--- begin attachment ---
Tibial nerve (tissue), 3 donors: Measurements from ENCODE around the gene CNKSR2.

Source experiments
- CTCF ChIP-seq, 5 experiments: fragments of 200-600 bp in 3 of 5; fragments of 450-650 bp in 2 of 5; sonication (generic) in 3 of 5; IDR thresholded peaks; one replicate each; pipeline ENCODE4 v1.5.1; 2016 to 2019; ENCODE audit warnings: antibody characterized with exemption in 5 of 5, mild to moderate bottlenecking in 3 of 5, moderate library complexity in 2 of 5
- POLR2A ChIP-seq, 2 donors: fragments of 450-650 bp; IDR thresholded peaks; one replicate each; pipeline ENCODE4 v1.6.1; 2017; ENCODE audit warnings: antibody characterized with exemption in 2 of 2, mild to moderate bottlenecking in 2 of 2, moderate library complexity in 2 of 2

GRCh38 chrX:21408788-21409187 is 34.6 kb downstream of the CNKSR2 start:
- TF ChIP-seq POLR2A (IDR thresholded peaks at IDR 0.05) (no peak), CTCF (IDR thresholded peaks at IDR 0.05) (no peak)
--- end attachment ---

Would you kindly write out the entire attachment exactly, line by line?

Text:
Tibial nerve (tissue), 3 donors: Measurements from ENCODE around the gene CNKSR2.

Source experiments
- CTCF ChIP-seq, 5 experiments: fragments of 200-600 bp in 3 of 5; fragments of 450-650 bp in 2 of 5; sonication (generic) in 3 of 5; IDR thresholded peaks; one replicate each; pipeline ENCODE4 v1.5.1; 2016 to 2019; ENCODE audit warnings: antibody characterized with exemption in 5 of 5, mild to moderate bottlenecking in 3 of 5, moderate library complexity in 2 of 5
- POLR2A ChIP-seq, 2 donors: fragments of 450-650 bp; IDR thresholded peaks; one replicate each; pipeline ENCODE4 v1.6.1; 2017; ENCODE audit warnings: antibody characterized with exemption in 2 of 2, mild to moderate bottlenecking in 2 of 2, moderate library complexity in 2 of 2

GRCh38 chrX:21408788-21409187 is 34.6 kb downstream of the CNKSR2 start:
- TF ChIP-seq POLR2A (IDR thresholded peaks at IDR 0.05) (no peak), CTCF (IDR thresholded peaks at IDR 0.05) (no peak)